Do you think you missed out on anything important by growing up in East Africa? If so, what in particular, and how do you think you would be different for it?

I probably did miss out on a lot of important stuff, but each individual has his or her own idea about what constitutes ‘important stuff’. I was too busy having fun, adventure and excitement traveling around with my film-maker friends to worry too much about was going on politically, or even socially.  This desire to be in the bush as often as possible resulted in losing out in the girlfriend stakes and becoming a bit of a loner. On the plus side though, it exposed me to people from all religions, colours and social strata, making me tolerant of all and better person for it.

10749918_592661784195430_5264524405469079307_oWhat was your favourite book as a child and why?

I was, and remain, a voracious reader, but if any one book has to be singled out, it is Jock of the Bushveld. It really made me wish I had been born into a much earlier time.

Is there an element of writing you dislike or find challenging? How do you overcome it?

I have a well-known sense of humour and am able to find the funny side of virtually any situation. This trait comes over well in my books, but it is patently obvious, when writing about poaching, for instance, that my emotions are running wild. My writing style tends to change a bit, something my readers have commented on. The only way to overcome that sort of challenge is to write it as if I was speaking aloud, warts and all, and let the emotion flow. Writing about man’s inhumanity to animals is the most challenging and emotional experience for me.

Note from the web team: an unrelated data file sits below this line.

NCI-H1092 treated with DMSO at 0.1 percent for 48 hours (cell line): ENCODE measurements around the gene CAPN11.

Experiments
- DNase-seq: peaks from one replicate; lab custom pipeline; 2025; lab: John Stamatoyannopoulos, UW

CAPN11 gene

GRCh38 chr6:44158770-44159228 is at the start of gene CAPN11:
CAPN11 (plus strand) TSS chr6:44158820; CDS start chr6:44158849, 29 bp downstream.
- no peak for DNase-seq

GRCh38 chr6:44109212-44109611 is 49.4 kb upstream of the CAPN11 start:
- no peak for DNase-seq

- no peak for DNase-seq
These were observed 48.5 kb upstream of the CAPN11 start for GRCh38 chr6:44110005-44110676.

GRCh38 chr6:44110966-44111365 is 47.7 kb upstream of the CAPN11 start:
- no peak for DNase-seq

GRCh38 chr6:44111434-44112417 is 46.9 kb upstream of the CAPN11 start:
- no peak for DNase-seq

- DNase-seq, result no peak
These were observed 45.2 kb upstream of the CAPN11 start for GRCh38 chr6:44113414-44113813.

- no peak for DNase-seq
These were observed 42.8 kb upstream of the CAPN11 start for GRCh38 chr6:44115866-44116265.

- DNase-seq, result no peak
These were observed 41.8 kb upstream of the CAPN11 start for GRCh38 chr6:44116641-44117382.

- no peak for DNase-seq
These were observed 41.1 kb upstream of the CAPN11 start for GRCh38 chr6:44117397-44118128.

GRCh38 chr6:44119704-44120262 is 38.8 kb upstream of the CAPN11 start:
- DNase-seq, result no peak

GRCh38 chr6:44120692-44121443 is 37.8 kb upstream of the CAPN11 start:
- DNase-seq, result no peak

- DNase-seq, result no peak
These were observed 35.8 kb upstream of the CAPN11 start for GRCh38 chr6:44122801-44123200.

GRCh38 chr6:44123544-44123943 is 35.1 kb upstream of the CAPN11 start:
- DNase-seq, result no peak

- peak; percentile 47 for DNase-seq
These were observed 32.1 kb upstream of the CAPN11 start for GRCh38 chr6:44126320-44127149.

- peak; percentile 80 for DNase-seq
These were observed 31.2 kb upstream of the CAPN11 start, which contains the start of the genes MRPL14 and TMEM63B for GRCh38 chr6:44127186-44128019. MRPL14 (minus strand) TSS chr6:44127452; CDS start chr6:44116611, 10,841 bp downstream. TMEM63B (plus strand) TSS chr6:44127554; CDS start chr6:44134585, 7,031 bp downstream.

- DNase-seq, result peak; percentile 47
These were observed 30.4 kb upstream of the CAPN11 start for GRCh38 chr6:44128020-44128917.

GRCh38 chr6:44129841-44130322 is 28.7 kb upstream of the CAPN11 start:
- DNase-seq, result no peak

Do you have any tips or advise for new authors and writers?

I write about my personal experiences, so it’s perhaps a bit easier than writing a novel. I tend to day-dream a bit, telling myself stories in my head and let my sub-conscious work away at it for a while. Then write! Let it flow., and it will! Let the words appear, disregarding good grammar or ‘correct’ sentence structure. You can always go back and edit. But above all, don’t be shy to display your emotions if writing about something dear to your heart.

Would you like to add anything?

My books tell stories of Africa, a place of mystery and adventure even today. But Africa’s wildlife is in dire straits with the terrible poaching epidemic currently underway. I would plead with anyone who has a heart and a sense of adventure to read my books, get a feel for the wonders of living in the bush and doing everything they can to help out.


Click on any of the pictures above to access Brian’s website, and please share this interview with your friends. Together we can all do our part to help protect the dwindling wildlife around the world that is being cruelly slain illegally. Once the wildlife is gone, there won’t be any more!